Oregon school cancels zombie survival classes, ensures students will be eaten

Illustration for article titled Oregon school cancels zombie survival classes, ensures students will be eaten

Armand Larive Middle School had what is perhaps the greatest junior high social studies class ever: Zombie Survival Skills. But the killjoy parents and administrators put the kibosh on the post-apocalyptic class, feeling that undead studies were not appropriate for growing minds.


The East Oregonian reported on Rich Harshberger's zombie survival classes at Armand Larive earlier this week, a class that focused largely on real-world survival skills and also had a reading and writing component. Apparently, parents were a bit surprised to learn the school was teaching a class with such a violent subject matter—as was school Superintendent Fred Maiocco. The class was quickly canceled, to be replaced by an "exploratory reading" class led by Harshberger.

I don't know how much of the class focused on weaponry (the above image is of a zombie-killing class from the movie Fido), but all joking aside, framing a class in terms of the zombie apocalypse does sound like a cool way to get kids interested in survival skills like foraging, compass reading, and the like. And an exploratory reading class won't necessarily mean that the kids won't be reading about gory undead monsters.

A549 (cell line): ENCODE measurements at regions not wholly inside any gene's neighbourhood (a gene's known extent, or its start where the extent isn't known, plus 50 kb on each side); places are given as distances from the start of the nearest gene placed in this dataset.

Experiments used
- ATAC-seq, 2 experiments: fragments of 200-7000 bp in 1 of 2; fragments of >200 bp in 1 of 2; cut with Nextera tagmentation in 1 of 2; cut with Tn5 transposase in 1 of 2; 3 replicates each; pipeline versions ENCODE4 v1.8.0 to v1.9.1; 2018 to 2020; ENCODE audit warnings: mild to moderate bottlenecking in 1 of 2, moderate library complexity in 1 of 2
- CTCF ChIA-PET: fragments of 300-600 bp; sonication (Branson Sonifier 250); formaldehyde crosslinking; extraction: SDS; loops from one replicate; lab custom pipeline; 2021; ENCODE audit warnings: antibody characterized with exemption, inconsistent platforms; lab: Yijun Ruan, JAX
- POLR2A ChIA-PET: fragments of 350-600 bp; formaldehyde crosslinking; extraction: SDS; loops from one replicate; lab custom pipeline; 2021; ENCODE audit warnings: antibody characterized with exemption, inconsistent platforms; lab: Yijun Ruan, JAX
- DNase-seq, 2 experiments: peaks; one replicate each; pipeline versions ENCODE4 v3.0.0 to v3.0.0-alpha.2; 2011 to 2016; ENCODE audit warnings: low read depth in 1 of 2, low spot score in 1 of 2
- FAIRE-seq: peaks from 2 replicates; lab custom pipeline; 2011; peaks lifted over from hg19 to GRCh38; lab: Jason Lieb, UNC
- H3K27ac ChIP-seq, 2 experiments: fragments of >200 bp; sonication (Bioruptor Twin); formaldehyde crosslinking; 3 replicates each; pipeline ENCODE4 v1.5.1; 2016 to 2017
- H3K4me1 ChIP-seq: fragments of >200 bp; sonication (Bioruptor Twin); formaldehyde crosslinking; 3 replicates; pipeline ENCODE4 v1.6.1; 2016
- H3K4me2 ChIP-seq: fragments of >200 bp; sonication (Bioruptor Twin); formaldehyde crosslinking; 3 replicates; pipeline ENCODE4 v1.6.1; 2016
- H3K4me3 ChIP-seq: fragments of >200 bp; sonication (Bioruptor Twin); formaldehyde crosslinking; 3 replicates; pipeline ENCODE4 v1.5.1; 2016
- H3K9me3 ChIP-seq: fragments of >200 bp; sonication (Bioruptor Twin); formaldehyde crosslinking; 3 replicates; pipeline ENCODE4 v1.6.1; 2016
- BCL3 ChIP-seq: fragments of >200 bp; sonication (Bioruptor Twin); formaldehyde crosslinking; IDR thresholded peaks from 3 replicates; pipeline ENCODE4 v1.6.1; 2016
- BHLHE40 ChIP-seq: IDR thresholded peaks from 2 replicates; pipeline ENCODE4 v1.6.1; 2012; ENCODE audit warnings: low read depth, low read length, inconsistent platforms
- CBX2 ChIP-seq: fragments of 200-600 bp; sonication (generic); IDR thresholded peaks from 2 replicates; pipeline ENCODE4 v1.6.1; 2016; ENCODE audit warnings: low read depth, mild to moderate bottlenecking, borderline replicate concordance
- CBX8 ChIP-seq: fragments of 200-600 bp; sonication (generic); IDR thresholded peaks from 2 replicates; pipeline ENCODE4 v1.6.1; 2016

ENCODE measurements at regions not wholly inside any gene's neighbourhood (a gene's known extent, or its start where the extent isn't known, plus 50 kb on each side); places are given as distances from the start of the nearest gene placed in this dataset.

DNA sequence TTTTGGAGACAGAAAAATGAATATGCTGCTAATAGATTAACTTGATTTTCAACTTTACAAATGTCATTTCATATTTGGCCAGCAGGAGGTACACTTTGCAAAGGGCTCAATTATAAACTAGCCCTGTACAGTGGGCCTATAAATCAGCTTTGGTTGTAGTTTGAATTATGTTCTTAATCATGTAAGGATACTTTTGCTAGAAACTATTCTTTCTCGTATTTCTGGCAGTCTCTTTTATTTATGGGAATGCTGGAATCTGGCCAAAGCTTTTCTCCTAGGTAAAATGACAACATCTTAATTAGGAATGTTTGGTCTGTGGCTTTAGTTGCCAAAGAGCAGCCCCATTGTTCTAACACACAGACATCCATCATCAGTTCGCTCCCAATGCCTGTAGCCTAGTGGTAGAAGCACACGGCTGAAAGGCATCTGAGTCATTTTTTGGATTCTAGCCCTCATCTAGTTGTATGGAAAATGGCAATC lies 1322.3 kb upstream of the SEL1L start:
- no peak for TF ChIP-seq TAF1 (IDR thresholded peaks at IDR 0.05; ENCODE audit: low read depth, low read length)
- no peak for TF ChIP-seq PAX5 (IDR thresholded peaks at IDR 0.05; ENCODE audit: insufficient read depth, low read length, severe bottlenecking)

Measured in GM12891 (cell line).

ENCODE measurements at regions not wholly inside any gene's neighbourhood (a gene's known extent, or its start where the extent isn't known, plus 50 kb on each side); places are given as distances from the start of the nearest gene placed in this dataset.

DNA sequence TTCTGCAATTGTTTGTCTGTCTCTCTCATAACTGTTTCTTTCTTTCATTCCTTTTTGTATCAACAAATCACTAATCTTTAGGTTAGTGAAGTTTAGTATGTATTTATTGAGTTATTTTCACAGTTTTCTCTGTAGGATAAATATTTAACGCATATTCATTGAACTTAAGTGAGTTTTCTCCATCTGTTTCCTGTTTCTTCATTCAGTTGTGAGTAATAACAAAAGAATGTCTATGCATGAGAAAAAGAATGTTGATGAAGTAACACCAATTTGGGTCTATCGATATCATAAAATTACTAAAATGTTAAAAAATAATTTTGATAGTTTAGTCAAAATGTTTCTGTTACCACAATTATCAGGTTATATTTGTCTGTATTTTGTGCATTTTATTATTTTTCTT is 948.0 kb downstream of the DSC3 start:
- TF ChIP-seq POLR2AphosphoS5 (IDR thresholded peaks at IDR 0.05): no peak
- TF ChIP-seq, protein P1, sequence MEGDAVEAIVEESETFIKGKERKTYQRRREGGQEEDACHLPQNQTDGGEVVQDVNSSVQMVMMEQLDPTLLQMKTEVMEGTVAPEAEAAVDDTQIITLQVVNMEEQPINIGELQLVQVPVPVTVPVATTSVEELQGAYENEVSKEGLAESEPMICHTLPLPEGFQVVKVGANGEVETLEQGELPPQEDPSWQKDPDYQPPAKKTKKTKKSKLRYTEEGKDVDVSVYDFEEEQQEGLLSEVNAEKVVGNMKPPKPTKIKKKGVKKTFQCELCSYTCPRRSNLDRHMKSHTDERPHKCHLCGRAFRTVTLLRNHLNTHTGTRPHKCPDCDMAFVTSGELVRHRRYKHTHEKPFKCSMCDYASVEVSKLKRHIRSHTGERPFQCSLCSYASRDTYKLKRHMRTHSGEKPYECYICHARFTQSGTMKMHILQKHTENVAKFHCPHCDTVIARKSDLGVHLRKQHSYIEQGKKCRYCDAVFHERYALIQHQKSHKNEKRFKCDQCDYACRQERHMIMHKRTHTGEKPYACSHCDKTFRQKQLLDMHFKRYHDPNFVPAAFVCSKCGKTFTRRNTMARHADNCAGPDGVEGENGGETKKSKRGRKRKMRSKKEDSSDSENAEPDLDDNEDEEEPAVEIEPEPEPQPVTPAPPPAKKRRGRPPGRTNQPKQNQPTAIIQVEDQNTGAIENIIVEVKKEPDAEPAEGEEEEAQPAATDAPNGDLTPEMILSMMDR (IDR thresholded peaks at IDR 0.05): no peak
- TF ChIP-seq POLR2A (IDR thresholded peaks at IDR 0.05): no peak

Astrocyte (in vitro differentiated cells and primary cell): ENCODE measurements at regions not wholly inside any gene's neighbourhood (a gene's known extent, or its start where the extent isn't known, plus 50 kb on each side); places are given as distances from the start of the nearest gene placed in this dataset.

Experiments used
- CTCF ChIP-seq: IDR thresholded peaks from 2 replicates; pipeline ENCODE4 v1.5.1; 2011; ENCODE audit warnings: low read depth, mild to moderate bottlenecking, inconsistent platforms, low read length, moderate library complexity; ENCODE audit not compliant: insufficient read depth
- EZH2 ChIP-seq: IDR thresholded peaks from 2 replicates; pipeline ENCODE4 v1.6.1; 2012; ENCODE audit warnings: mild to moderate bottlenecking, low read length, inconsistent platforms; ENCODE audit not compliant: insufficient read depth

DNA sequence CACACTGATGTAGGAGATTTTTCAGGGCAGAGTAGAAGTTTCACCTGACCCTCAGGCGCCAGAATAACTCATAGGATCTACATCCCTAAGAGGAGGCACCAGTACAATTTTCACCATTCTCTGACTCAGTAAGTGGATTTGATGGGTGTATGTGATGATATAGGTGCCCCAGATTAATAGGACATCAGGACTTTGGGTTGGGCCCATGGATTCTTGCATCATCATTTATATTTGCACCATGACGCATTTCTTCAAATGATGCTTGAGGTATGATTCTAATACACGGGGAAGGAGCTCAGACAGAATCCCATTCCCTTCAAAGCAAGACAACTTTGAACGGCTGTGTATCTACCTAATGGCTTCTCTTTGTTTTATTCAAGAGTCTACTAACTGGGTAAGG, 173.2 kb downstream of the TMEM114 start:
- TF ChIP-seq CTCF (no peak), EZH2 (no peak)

Hermiston district cancel 'zombie survival skills' class for middle schoolers [Oregon Live via Geekosystem]

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With all this talk about zombies are a jumping off point for emergency survival classes, all I can think about is that zombie survival lessons is not really applicable to real disaster survival except for the basic morals of gather living supplies/be aware of your surroundings/be creative.

Zombie survival (in fiction at least) is often predicated on exploiting the quirks in zombie physiology/psychology, which is not applicable to real disasters. It has a large component based on violence, which is not applicable either (with the exception of DOUBLE TAP, I guess). And it tells you nothing about the real survival tips (like how to recognize that a tsunami is coming, what kind of clouds can produce tornadoes, and how to survive in a broken down car in the winter). And Zombie survival often stresses about surviving in the long term, which might encourage lone-wolfing, instead of cooperating and helping each other survive during the week before UN disaster relief comes.